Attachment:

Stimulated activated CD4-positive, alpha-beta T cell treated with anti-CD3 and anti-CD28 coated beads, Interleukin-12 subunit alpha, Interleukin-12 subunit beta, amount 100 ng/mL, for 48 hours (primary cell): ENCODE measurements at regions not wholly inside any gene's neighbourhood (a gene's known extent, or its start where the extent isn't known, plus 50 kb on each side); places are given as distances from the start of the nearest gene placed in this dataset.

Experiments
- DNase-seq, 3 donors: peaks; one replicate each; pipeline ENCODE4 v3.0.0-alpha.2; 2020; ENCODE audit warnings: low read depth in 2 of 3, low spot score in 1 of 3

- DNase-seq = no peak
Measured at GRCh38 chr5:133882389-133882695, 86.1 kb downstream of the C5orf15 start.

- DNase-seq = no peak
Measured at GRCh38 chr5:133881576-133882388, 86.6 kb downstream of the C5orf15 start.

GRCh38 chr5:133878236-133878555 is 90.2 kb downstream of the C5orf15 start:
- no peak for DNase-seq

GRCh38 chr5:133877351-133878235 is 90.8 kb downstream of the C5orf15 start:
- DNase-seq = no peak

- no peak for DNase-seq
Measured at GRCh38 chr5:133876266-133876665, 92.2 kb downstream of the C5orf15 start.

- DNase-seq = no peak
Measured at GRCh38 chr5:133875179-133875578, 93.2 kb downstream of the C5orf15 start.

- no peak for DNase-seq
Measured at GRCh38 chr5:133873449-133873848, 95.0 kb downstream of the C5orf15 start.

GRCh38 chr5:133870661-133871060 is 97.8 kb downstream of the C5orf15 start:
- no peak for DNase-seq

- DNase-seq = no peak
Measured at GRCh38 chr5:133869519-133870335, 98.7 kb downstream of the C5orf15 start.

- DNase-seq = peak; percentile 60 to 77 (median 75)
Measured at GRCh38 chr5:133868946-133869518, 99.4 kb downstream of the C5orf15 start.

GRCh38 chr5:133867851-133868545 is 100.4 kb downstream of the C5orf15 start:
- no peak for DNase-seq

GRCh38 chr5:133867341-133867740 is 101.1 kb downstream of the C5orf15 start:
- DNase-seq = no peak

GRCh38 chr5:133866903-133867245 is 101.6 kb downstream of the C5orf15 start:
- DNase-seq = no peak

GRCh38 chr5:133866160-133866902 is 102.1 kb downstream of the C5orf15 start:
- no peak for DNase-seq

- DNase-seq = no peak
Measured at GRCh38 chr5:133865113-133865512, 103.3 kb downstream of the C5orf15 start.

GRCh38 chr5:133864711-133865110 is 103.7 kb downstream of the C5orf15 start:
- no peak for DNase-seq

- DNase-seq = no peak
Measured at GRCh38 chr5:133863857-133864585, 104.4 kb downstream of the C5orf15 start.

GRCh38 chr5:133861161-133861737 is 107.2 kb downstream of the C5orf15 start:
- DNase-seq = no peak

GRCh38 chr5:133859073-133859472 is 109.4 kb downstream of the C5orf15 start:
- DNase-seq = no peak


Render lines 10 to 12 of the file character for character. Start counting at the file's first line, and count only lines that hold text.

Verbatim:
GRCh38 chr5:133877351-133878235 is 90.8 kb downstream of the C5orf15 start:
- DNase-seq = no peak

- no peak for DNase-seq